DigitalGlobe Turns to the Crowd to Analyze Post-Typhoon Images
Since Super Typhoon Haiyan struck the Philippines last Thursday, the world has witnessed scenes of devastated villages, destroyed homes, and washed-out roads and bridges.
The pictures are heartbreaking and have motivated people around the world to try to help. Usually that means donating money or supplies, but DigitalGlobe, a satellite imagery company based in Colorado, is taking a novel approach. The Longmont, CO-based company is making “before” and “after” images of the effected areas available to the public in an attempt to help analyze the damage in ways that might benefit the ongoing relief effort and the upcoming reconstruction.
DigitalGlobe (NYSE: DGI) satellites passed over the Philippines immediately after super typhoon Haiyan passed through and hurried to get the shots to responders and online observers.
“Within hours of the data coming out of the satellites, we were able to make the data available to the public,” said Luke Barrington, senior manager of research and development at DigitalGlobe.
The company has been making use of its archive in the aftermath of natural disasters for a while. DigitalGlobe’s FirstLook subscription service is available to first responders, and it is used for about 200 disasters a year, Barrington said. FirstLook was put to use in the days before Haiyan struck to track the typhoon as it moved across the Pacific, and was available for agencies like the International Red Cross and the Philippines government, he said.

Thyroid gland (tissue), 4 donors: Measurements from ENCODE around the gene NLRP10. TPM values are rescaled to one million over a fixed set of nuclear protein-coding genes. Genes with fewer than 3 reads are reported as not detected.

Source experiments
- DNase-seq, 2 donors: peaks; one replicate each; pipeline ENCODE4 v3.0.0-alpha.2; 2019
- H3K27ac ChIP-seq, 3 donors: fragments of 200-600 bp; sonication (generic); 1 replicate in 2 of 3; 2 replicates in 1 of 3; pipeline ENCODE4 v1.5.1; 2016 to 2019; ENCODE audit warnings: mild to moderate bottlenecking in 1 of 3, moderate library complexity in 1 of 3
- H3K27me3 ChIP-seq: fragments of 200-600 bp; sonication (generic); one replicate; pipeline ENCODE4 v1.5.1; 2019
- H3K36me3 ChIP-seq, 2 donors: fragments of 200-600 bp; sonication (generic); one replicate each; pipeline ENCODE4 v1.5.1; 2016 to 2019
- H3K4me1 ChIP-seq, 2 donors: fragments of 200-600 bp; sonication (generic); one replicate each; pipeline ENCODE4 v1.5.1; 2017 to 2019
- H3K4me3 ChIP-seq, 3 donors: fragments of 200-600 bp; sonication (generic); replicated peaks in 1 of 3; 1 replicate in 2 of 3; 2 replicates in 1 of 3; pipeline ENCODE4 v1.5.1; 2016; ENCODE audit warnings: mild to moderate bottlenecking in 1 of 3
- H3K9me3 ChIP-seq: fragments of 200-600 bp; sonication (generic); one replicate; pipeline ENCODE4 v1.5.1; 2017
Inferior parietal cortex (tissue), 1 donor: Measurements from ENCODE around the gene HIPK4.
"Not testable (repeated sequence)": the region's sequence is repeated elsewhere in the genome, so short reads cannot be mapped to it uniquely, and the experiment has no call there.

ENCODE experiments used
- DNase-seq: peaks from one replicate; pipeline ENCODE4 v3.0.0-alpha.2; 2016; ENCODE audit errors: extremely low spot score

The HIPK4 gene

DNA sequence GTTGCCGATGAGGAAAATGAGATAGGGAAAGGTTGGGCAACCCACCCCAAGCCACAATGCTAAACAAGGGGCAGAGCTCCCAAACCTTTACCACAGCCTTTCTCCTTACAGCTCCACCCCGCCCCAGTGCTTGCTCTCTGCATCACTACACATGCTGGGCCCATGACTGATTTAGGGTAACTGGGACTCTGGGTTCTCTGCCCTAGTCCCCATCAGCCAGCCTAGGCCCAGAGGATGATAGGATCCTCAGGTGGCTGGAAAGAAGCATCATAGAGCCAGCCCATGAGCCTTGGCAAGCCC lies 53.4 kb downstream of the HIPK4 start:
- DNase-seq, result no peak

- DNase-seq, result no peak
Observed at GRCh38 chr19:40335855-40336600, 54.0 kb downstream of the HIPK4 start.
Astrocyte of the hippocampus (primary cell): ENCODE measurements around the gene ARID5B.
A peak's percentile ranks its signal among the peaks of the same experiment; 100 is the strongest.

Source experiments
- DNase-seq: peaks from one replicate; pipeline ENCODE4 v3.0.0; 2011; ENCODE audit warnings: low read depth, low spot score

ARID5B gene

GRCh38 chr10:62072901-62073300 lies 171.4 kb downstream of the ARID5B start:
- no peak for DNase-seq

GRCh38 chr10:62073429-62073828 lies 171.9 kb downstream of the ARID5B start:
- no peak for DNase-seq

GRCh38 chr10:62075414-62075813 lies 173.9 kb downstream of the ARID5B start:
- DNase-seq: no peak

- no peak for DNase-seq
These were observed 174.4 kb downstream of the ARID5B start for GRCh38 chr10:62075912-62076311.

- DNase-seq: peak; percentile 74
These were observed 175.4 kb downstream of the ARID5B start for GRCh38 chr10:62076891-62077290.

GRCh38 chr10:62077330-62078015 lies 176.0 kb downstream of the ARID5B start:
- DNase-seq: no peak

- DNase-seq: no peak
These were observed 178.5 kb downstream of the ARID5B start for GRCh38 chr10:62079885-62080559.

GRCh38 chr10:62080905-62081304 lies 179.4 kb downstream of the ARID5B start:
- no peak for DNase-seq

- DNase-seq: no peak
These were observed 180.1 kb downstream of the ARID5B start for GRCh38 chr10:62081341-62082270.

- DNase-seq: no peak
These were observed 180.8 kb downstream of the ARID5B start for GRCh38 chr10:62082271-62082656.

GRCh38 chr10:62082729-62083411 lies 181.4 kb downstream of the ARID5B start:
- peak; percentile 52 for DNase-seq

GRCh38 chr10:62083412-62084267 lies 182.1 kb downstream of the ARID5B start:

But DigitalGlobe also put the photos online, in the hope that volunteers will help identify and geo-tag damaged structures, roads, or bridges. Barrington is part of the team leading the effort, and he believes it is one of the first times volunteers from around the world have been able to utilize their time and knowledge to help coordinate the response to a disaster of this scale.
The technology DigitalGlobe is using for the effort was developed by Tomnod, a startup Barrington cofounded. DigitalGlobe bought Tomnod, which was based in San Diego, for an undisclosed price earlier this year.
“Tomnod is a crowdsourcing app for getting the public’s help in analyzing huge amounts of satellite imagery,” Barrington said. He believes it is well suited for a disaster like Haiyan.